cambridgeshire magistrates

funded by the Cambridgeshire Branch of the Magistrates' Association

A message from the Cambridgeshire Bench Chairman

This website aims to improve communications between the public and magistrates (justices) in the local area and, in a restricted part of the website, to assist communication between the large number of justices sitting on the bench. I hope that you find the site informative and useful. No website can provide a comprehensive description of the work of a magistrate, how it feels to judge other members of the community, to finalise an adoption or to offer compensation to a victim of an assault.

Magistrates' courts are a key part of the criminal justice system and 95% of cases are completed here — only the most serious cases, where the sentence is likely to exceed six months' custody are sent to the Crown Court to be dealt with by a judge and jury. Magistrates' courts also deal with some civil cases, most importantly family court matters. For over 650 years Justices of the Peace have held courts in order to punish law breakers, resolve local disputes and keep order in the community.

Magistrates are appointed by the Crown and must retire by age 70. They are not paid but may claim expenses, and do not usually have any legal qualifications but undergo a substantial amount of training, principally on matters relating to procedure, bail and the basics of criminal law. There are around 18,000 in England and Wales of which approximately 150 are in Cambridgeshire.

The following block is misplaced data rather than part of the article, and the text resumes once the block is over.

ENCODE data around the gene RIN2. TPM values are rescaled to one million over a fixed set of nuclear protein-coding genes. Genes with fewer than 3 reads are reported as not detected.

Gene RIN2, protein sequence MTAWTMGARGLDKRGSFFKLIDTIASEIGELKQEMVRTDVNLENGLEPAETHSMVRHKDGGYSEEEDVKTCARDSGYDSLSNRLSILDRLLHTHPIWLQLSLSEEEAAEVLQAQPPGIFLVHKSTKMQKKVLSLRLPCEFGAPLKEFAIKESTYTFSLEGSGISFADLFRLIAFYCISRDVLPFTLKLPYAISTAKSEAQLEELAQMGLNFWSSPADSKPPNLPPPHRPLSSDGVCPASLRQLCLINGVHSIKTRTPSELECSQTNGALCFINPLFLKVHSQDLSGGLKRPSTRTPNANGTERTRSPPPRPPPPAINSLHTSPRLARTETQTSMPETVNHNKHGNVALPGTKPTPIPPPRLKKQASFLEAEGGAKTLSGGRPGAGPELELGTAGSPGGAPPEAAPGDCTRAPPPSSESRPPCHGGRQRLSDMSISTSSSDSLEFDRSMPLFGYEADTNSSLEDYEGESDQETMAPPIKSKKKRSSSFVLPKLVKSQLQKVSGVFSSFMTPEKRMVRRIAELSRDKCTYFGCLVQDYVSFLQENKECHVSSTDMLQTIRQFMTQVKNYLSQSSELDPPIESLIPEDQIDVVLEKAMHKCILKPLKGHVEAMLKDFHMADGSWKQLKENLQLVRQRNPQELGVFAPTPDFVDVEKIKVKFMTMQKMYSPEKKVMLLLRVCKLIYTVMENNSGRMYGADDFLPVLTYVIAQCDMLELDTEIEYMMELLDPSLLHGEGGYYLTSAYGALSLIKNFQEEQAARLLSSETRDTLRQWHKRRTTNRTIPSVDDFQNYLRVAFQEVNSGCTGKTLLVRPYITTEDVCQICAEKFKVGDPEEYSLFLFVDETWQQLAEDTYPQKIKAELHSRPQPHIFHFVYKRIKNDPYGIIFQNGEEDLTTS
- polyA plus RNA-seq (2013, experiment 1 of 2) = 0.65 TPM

Cases in the magistrates' courts are usually heard by a panel of three magistrates (Justices of the Peace) supported by a qualified Legal Advisor. The magistrates are collectively called a Bench and although assigned to a local area, they have a jurisdiction covering England and Wales.

Cambridgeshire Magistrates come from all walks of life: the Bench currently has nurses and doctors, fire-fighters and secretaries, taxi drivers and househusbands to name just a few. The Bench currently is 51 percent female and ranges in age from mid twenties upwards (although anyone can apply to become a magistrate at 18). It is important that the balance of the bench is maintained, with a wide range of experiences and backgrounds. We work with one District Judge (Magistrates' Courts) who is a professional, full-time magistrate - he sits alone, but has the same powers as the three lay magistrates.

Across Cambridgeshire we work from three courthouses, at Cambridge, Huntingdon and Peterborough. We deal with a great variety of cases including young offenders, private and public family law cases, and have a specialist domestic violence panel dealing with a growing workload. The considerable experience of lay magistrates is brought to bear in trying to arrive at a just outcome in every case. Magistrates must decide:

Cambridgeshire magistrates are part of the local community that we serve and in which we live and work. We have an active schedule of presentations to community groups, schools and colleges under the "Magistrates in the Community" programme and work with the Magistrates' Association and community justice forum to host the annual schools' competition.

If you would like more information about the role of a magistrate, how to apply to become one or how courts operate, there are links on this site to other sources of information. Even better, come and see one of our adult courts in action in Peterborough, Huntingdon or Cambridge. You will be very welcome.

Ian Balmer JP